The district has witnessed maximum number of 421 cases in the year 2017.
TIRUPATI: Learning lessons from the high incidence of seasonal diseases, especially dengue, malaria and other viral fevers, that had kept the officials on their toes in the previous years, the medical and health department of Chittoor district is gearing up to check the spread of seasonal diseases well in advance.
With the district witnessing rains due to the arrival of monsoon, the temperature-levels have been coming down with which both the public and the officials concerned are worried about the outbreak of seasonal diseases. It has been learnt that poor sanitations in several hamlets have been causing much damage to the public health and significantly, malaria menace is on the rise in the district.
As a result, several dengue cases have been reported from the temple city of Tirupati and surrounding villages as well. Along with eastern parts of the district, some of the villages and towns in the western part of the district are also being affected due to such conditions.
According to the officials concerned in the health department, till now, more than 20 dengue cases have been registered across the district this year, as against a total number of 44 cases registered in 2018. However, the district witnessed maximum number of 421 cases in 2017.
Now, with the mercury-levels coming down and after a couple of showers, several cases of dengue, malaria and other water-borne diseases are being reported from various hospitals and rural health centres in the district.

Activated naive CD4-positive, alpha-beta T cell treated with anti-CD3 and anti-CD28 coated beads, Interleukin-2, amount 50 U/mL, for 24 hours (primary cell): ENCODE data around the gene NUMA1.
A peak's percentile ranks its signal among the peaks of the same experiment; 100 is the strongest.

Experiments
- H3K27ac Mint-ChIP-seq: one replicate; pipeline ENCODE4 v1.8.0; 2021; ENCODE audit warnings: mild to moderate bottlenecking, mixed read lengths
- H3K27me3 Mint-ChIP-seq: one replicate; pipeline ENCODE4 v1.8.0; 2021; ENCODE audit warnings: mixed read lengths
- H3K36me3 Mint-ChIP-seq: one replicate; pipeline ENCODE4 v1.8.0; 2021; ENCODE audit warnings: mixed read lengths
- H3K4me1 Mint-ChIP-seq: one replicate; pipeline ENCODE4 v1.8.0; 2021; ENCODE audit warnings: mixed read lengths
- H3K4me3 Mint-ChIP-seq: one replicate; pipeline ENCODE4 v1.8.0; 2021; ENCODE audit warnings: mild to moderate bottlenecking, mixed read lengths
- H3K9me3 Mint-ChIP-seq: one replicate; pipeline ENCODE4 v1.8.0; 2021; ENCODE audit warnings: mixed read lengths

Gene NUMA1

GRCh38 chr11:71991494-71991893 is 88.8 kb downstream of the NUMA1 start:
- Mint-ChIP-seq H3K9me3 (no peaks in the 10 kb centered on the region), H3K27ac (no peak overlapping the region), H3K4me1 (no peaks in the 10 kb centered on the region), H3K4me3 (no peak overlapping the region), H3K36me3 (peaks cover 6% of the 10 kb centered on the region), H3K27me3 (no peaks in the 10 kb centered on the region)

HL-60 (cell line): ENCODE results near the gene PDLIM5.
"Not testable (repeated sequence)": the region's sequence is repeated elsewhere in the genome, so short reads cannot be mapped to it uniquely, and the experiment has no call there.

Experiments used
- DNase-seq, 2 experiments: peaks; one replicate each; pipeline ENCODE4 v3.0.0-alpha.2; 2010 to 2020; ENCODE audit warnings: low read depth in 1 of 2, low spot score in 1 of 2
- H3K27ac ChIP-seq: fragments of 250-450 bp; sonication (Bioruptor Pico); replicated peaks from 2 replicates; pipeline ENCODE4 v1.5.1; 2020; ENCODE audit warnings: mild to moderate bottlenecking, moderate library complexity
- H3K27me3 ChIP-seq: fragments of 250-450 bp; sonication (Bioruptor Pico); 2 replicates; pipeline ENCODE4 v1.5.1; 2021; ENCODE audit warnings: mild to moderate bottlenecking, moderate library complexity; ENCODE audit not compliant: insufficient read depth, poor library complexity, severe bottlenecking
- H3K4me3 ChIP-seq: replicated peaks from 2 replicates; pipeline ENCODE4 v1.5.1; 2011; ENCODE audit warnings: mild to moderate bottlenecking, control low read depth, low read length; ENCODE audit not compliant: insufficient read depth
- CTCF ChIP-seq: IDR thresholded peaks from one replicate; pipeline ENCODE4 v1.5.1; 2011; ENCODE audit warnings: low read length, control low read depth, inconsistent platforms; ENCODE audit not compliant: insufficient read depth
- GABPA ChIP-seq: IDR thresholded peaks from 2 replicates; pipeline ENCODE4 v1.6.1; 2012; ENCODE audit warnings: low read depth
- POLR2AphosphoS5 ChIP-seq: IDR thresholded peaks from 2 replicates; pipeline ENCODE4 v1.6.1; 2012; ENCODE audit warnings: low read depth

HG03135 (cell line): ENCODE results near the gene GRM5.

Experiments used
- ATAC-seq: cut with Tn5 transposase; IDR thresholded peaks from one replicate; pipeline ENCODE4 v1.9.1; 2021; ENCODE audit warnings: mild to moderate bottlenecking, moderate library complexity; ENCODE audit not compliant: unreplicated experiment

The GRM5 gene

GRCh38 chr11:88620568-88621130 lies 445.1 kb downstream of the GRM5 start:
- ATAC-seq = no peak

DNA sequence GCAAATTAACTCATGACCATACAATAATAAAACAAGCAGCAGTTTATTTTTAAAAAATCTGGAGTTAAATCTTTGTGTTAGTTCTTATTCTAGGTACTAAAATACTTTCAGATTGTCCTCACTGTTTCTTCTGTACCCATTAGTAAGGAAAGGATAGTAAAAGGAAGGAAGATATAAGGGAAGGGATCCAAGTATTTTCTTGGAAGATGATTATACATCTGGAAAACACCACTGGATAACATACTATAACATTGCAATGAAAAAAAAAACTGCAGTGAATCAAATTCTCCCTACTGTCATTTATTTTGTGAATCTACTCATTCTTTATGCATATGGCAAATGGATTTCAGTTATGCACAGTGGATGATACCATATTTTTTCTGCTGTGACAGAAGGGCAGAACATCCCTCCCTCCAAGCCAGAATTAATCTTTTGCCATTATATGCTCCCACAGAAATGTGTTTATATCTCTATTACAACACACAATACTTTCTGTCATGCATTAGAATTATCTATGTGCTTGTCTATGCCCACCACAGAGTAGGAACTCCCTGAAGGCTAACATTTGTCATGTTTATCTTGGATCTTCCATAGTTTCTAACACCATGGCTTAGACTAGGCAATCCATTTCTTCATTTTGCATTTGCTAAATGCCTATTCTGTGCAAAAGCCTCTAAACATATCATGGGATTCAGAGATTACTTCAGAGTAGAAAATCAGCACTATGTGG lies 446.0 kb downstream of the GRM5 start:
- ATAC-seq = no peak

However, with numerous patients approaching the hospitals with complaints of fever, the district medical and health department has geared up to curb the spread of seasonal diseases.
According to district medical and health officer Dr B. Ramagiddaiah, a total number of nine teams and four vehicles called mobile medical teams have been deployed in the district to take up active and passive surveillance activities on dengue and malaria.
"As the district has been facing severe water scarcity, people used to store the available water in their homes with which mosquito breeding has been on the rise, causing dengue and malaria. In order to prevent the spread of mosquitoes, people should maintain cleanliness along their premises as a basic prerequisite. In addition, we also roped in special teams to work in liaison with other departments to create awareness on maintaining good sanitation and hygienic conditions," Dr Ramagiddaiah maintained.
"With the monsoon season continuing for another two months, water borne diseases may affect the public due to water contamination. Besides, personal hygiene and sanitation, every Friday has to be observed as dry day to avoid water stagnation. People should immediately rush to the nearby hospital if they find any fever related symptoms," the DMHO observed.
Meanwhile, health department staff have been swung into action to eradicate the mosquito breeding menace. They are now identifying the mosquito breeding spots and have begun curtailing activities and also house-to-house survey has begun.